Such tragedies are not unfathomable in cricket

2014-11-29 00:00

THE sporting world mourned again this week. This time the tragedy was further away from home, but the shock of what happened rocked every cricketing nation.

It has been labelled a freak accident, but it is actually quite alarming that there aren’t more serious head injuries in cricket. When one thinks of how much top-level cricket is played around the globe each season, and then about how many balls are bowled during that time and how quick the quicks actually are, then such tragedies are actually not unfathomable.

I wonder how many balls Phil Hughes faced in his professional career. Why that ball from Sean Abbott? Why did that have to be the one that would take a life too soon? Why did the ball miss the helmet? How can this not have happened in cricket before? Why didn’t Hughes just drop his hands and let the ball sail through to the wicketkeeper? And if these are questions that have occurred to me once or twice over the past few days, then can you imagine how many times they’ve been asked in the minds of Hughes’s family and friends?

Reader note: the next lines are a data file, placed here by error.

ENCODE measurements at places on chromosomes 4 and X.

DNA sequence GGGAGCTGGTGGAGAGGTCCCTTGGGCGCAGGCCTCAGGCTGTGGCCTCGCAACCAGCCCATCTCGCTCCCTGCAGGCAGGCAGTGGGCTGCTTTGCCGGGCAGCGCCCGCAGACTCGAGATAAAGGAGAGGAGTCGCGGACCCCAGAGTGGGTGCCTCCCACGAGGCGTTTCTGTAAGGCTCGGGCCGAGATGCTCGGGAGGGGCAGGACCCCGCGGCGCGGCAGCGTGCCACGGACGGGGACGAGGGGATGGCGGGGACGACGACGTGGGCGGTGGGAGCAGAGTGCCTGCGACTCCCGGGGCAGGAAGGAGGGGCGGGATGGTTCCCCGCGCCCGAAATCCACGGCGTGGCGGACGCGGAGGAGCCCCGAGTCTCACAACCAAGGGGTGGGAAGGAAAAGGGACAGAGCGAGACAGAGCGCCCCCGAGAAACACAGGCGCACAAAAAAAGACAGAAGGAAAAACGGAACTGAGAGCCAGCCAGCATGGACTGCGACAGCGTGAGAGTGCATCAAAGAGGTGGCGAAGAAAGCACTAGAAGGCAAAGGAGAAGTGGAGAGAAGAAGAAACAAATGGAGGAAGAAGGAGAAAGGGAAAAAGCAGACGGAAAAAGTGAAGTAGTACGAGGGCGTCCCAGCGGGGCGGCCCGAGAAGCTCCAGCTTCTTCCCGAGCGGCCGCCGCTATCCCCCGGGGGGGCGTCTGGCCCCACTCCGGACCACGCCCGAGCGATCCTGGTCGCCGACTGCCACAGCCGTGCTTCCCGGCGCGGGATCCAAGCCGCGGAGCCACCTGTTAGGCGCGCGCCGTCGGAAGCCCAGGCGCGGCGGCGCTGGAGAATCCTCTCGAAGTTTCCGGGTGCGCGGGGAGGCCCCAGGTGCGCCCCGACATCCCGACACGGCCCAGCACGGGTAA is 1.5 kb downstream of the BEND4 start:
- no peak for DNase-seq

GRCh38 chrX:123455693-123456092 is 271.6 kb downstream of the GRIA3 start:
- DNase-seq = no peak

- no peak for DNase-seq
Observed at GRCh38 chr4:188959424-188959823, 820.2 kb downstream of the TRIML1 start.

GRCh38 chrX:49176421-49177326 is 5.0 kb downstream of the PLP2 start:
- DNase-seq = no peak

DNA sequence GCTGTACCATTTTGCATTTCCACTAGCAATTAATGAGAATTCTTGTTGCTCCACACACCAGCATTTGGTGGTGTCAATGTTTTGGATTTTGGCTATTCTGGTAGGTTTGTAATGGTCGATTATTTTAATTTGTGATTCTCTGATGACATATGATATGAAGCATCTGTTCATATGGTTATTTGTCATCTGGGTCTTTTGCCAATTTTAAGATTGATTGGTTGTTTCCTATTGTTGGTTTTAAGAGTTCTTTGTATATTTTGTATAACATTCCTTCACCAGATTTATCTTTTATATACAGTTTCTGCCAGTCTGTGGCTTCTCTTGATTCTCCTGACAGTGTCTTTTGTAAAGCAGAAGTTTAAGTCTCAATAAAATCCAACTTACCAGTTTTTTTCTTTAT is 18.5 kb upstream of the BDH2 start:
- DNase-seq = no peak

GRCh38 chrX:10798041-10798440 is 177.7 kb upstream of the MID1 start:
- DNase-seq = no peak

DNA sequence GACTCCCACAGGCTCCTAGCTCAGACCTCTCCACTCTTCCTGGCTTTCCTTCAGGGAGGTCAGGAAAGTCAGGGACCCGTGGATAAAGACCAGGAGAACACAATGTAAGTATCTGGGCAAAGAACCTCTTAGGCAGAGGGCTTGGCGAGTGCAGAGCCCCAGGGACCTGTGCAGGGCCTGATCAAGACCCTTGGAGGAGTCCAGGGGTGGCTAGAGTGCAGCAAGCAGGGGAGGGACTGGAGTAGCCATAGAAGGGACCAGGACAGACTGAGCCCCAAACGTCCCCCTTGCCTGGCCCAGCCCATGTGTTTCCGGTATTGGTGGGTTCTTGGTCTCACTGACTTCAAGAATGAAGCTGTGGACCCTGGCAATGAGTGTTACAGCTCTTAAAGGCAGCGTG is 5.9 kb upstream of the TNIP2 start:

Reading the Tweets that have emerged from the cricket fraternity, it is clear that there is a real concern for how all of this has affected Abbott. He has now killed a man. As brutal as that sounds, it is true. Much of the point of a bouncer in cricket is to unsettle a batsman — to strike fear in him so that he will be that much more on edge when he faces up to the next delivery.

Abbott can’t even say that he didn’t want to hit Hughes, because had that happened and Hughes was left slightly dazed, then that would be a good result for the bowler’s overall mission of unsettling the batsman. But what happened, as we all know, was the absolute worst-case scenario. Anybody with any kind of human emotion would have felt sick after seeing the video of Hughes falling face first onto the pitch.

How will Abbott ever find it within himself to bowl another bouncer?

How will this affect other fast bowlers around the world?

Will there be stricter rules when it comes to the short ball? If you think about it, cricket is actually pretty crazy like that. A ball at 145 km per hour aimed at another man’s head 22 yards away, and it is all perfectly legal. I’m not saying that they should change the rules — cricket needs that element of the unexpected — but maybe we shouldn’t be this shocked when something this disastrous does happen.

It sounds clichéd, but it is true that Hughes died doing the thing he loved most, and that will be some form of solace to his family.

Another shining light is that we will leave this with a greater appreciation for what batsmen are actually up against every time they stride to the middle. They are, quite literally, batting for their lives.

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